It may be noted that the definitions of logic levels and states of digital logic may require some care when the power supply voltage varies dynamically, as in this disclosure. For example, the power supply voltage, VSUPPLY can exhibit a variable or unknown ramp-up time, then stabilize at a value VDD. The logic high level may be described as a predetermined value of voltage relative to VDD such that logic on the IC interprets the voltage as a logic level. A logic signal may be said to be asserted when true and released or de-asserted otherwise.

The threshold level shifter 110 can generate a level-shifted signal 117 that tracks the power supply voltage. The threshold level shifter 110 may be described as a tuning circuit that can place the level-shifted signal 117 at a voltage that corresponds to an input threshold range of the voltage-shaping chain 130. The threshold level shifter 110 may be configured to predetermine the voltage value or input threshold, relative to VDD, at which the voltage-shaping chain 130 ensures the CLEAR_ 150 signal clears or resets digital logic on the IC, such as the counter 420 described with respect to FIG. 4. In other words, the threshold level shifter 110 can be tuned to set or predetermine a voltage range such that the lower limit of the input to the voltage-shaping chain 130 is high enough to reset digital logic, such as a counter, and a higher limit of the input is low enough to ensure normal operation of the digital logic when the power supply voltage is at least at a minimum specified level.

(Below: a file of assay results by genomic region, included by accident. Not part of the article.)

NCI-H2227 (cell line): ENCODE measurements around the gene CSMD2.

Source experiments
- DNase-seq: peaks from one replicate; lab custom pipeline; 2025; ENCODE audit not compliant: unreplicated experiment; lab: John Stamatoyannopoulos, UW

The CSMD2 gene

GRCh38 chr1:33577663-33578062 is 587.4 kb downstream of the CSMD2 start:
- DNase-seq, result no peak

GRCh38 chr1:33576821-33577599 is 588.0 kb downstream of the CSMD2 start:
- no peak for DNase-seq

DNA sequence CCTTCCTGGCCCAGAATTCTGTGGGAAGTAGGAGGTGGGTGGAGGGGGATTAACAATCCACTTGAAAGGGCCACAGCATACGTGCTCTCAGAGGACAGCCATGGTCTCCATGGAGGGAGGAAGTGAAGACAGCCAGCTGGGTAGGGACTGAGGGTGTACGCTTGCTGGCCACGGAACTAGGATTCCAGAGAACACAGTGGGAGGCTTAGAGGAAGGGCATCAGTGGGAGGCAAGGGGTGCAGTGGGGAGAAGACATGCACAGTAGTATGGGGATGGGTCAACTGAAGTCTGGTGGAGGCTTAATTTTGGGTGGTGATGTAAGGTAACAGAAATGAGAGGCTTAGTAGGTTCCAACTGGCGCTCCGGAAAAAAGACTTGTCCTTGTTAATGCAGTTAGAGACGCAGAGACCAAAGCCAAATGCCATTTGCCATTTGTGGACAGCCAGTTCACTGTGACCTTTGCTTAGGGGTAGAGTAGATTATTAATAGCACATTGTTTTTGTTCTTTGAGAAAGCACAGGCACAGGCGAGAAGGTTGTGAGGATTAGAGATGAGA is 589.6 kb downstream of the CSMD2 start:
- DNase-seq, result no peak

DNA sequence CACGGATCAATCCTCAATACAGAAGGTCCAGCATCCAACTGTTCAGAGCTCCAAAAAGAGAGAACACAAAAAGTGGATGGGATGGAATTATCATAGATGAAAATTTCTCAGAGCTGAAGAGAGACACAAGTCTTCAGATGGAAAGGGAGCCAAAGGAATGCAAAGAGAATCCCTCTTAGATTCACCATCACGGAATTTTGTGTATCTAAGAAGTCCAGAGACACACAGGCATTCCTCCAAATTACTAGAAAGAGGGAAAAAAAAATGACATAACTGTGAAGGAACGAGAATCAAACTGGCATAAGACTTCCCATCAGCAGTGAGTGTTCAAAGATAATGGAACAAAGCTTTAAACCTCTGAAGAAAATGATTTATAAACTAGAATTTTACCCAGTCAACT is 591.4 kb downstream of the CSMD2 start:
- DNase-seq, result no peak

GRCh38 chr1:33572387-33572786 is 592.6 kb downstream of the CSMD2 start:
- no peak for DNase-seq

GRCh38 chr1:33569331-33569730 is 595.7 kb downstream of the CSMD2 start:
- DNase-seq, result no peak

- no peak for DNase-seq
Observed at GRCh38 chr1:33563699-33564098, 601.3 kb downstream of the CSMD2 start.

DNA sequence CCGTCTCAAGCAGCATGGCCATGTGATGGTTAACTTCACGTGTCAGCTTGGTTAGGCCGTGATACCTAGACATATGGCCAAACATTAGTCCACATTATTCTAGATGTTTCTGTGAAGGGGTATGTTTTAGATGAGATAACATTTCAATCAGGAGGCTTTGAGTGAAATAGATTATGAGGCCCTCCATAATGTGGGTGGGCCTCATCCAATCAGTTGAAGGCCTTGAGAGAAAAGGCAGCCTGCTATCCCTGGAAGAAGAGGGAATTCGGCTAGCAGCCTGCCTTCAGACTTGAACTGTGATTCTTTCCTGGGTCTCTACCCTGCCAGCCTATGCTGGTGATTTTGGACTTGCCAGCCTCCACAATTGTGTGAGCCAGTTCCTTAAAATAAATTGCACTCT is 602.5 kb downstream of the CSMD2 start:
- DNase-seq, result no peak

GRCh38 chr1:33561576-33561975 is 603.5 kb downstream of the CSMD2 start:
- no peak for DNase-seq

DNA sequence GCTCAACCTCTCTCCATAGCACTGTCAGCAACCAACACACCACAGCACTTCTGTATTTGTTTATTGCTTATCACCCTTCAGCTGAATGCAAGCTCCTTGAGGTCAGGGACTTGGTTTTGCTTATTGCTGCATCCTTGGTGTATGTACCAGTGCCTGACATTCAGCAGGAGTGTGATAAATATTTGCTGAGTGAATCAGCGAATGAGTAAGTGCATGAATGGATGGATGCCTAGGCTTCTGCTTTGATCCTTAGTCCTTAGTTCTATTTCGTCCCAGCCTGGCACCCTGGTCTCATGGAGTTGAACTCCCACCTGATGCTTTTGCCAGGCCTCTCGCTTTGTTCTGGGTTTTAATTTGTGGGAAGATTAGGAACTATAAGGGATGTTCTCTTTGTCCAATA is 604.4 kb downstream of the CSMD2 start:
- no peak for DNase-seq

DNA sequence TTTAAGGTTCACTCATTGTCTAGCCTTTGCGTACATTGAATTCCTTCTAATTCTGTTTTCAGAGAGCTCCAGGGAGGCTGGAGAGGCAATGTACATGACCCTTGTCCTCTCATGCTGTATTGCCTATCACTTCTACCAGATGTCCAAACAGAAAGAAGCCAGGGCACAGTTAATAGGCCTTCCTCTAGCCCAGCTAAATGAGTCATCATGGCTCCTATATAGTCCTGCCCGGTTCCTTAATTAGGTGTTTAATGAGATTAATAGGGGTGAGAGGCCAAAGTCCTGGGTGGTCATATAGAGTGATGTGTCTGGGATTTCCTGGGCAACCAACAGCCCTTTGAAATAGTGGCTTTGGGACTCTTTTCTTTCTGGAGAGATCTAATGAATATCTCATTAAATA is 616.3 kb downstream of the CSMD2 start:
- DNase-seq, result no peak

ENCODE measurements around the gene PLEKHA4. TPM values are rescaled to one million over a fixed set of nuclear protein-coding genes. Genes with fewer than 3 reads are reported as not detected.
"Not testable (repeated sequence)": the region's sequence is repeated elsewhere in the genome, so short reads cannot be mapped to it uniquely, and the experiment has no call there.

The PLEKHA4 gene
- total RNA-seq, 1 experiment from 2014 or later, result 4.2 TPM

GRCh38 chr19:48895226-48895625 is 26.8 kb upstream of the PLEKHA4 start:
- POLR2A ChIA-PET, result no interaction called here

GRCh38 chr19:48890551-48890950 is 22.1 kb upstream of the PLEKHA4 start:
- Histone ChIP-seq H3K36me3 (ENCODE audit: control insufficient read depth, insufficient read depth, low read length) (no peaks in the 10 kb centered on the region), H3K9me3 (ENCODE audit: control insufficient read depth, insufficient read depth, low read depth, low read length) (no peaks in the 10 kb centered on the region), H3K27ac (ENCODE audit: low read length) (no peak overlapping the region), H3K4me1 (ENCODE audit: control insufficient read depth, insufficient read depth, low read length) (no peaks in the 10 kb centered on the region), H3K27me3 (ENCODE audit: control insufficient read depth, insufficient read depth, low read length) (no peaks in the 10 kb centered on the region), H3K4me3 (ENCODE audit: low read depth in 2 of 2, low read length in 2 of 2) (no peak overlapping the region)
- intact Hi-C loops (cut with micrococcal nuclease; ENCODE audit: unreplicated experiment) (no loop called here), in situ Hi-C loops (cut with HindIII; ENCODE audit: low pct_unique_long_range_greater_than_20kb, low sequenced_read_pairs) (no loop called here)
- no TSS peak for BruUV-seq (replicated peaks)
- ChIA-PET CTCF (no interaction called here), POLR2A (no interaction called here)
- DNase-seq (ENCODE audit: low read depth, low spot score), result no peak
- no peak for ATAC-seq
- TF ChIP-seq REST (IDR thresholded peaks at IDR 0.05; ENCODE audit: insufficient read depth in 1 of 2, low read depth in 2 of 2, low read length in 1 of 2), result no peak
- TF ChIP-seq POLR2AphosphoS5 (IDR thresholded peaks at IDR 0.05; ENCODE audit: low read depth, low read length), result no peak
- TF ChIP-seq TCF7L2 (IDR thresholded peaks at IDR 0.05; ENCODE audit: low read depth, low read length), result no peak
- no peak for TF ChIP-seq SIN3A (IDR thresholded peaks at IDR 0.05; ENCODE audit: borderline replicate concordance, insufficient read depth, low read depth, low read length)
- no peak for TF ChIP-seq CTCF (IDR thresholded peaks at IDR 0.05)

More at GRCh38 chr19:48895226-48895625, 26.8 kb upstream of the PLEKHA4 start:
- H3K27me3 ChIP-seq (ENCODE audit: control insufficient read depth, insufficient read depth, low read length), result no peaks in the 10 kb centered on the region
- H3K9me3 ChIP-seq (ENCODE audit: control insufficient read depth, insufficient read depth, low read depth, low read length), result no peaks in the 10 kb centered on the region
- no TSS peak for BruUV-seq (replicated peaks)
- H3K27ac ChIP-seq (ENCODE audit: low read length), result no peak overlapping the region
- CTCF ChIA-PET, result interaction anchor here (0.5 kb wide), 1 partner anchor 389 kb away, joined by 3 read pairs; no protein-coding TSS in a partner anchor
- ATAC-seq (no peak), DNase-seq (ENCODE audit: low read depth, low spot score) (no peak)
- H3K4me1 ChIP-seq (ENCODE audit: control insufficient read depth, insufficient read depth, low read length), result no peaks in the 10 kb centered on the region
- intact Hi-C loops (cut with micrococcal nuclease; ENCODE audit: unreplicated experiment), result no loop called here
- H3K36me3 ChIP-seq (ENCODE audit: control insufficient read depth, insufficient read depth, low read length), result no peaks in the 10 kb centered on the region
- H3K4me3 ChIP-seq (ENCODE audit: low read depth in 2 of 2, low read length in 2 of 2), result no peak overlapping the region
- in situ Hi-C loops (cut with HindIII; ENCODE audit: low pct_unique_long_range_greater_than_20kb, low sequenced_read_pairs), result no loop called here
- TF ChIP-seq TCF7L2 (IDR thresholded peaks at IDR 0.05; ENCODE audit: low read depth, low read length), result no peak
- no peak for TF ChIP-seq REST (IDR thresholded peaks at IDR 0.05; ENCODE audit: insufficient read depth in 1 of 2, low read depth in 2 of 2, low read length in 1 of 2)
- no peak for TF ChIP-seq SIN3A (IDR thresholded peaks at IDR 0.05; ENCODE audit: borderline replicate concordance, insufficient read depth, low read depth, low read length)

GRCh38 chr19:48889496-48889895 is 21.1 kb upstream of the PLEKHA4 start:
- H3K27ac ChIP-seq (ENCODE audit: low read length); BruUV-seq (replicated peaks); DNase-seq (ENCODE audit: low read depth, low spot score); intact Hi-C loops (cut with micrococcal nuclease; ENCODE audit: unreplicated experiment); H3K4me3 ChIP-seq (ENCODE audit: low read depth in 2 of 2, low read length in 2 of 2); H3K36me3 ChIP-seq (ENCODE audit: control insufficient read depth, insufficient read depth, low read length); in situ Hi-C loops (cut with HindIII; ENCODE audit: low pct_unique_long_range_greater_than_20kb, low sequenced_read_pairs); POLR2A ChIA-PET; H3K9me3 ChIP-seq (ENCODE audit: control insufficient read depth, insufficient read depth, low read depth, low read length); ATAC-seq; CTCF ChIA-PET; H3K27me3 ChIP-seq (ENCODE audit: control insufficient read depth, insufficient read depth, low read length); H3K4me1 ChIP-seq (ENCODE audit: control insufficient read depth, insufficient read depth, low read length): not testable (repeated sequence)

The threshold level shifter 110 can include an upper shifter 111 and a lower shifter 112 coupled to the upper shifter 111. The upper shifter 111 may be coupled to the power supply voltage and the lower shifter 112 may be coupled to ground. Both elements may be coupled to a common terminal that supplies the level-shifted signal 117 to the input of the voltage-shaping chain 130.

The upper shifter 111 can be a metal oxide semiconductor field effect transistor (MOSFET) in a self-diode connection, such as a P-channel MOSFET in FIG. 1A, a resistor, a voltage controlled current source, and the like. For example, the upper shifter 111 can generate a sense current 115, shown as i 115, that passes through the lower shifter 112 to generate the level-shifted signal 117.

The lower shifter 112 can be an active or passive component, such as a resistor, a MOSFET transistor, an integrated thermistor, and the like. For example, the lower shifter 112 can be a one kilo-Ohm resistor, a laser-trimmed resistor, and the like. The lower shifter 112 may be adjusted, such as by laser-trimming, to determine a scale factor relationship between the power supply voltage VSUPPLY and the level-shifted signal 117.

The level-shifted signal 117 can be a proportion of the power supply voltage VSUPPLY, monotonic function of VSUPPLY, and the like. For example, the level-shifted signal 117 may be nearly linearly related to VSUPPLY, with an offset supplied by a locking or supplemental current 125, shown as i 125. The supplemental current 125 may be nearly zero before and immediately after the power supply is switched on.

The voltage-shaping chain 130 can include a series of unbalanced inverters 131-134. The elements of the voltage-shaping chain 130 may be arranged in a series of stages that applies threshold-based transformations at each stage. For example, the unbalanced inverters 131 may exhibit S-shaped or sigmoidal input-output transfer characteristics, such as curves 210-230 described with respect to FIG. 2.